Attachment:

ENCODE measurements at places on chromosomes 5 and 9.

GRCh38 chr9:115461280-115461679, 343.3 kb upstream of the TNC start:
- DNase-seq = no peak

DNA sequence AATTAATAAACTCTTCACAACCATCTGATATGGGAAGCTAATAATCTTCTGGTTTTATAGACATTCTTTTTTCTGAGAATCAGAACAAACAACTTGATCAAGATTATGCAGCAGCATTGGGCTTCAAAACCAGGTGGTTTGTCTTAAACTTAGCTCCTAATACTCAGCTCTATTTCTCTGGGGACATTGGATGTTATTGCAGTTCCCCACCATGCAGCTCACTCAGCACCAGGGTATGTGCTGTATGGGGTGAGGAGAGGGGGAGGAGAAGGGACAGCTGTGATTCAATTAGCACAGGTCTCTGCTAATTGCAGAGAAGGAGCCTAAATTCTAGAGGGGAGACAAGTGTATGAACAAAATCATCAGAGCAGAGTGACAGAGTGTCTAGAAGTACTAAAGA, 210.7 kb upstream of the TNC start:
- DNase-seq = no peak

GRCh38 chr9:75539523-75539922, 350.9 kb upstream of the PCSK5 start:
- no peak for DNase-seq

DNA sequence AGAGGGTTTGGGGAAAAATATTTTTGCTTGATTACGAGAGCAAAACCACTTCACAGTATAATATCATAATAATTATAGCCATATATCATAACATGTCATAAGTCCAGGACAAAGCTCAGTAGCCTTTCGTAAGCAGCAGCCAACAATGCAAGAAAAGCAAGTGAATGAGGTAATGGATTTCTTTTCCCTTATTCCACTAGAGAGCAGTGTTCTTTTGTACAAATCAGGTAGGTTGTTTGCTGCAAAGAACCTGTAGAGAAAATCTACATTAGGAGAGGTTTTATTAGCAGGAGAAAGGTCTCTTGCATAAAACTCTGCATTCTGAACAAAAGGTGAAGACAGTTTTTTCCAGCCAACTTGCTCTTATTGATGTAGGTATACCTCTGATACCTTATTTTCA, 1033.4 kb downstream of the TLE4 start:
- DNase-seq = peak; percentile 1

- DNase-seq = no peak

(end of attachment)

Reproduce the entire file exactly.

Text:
ENCODE measurements at places on chromosomes 5 and 9.

GRCh38 chr9:115461280-115461679, 343.3 kb upstream of the TNC start:
- DNase-seq = no peak

DNA sequence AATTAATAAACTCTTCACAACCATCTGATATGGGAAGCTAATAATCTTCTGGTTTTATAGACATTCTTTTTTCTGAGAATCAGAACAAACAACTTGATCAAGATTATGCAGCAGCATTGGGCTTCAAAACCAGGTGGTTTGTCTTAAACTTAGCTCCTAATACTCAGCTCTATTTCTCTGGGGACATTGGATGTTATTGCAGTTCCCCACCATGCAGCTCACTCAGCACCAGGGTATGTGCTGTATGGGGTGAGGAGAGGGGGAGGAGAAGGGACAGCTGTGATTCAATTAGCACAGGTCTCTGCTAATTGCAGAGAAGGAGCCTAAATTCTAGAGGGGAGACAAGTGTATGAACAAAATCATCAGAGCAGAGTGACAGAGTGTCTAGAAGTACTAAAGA, 210.7 kb upstream of the TNC start:
- DNase-seq = no peak

GRCh38 chr9:75539523-75539922, 350.9 kb upstream of the PCSK5 start:
- no peak for DNase-seq

DNA sequence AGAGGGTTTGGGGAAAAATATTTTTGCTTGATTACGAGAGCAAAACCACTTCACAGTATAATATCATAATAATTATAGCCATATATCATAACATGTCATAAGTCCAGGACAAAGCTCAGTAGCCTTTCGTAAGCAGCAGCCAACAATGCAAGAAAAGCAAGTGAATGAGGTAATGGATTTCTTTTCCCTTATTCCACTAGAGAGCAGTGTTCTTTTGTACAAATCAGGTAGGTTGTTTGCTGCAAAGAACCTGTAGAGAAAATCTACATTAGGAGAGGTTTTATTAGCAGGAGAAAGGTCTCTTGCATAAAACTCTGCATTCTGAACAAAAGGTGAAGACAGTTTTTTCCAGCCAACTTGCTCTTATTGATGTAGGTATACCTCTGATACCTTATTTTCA, 1033.4 kb downstream of the TLE4 start:
- DNase-seq = peak; percentile 1

- DNase-seq = no peak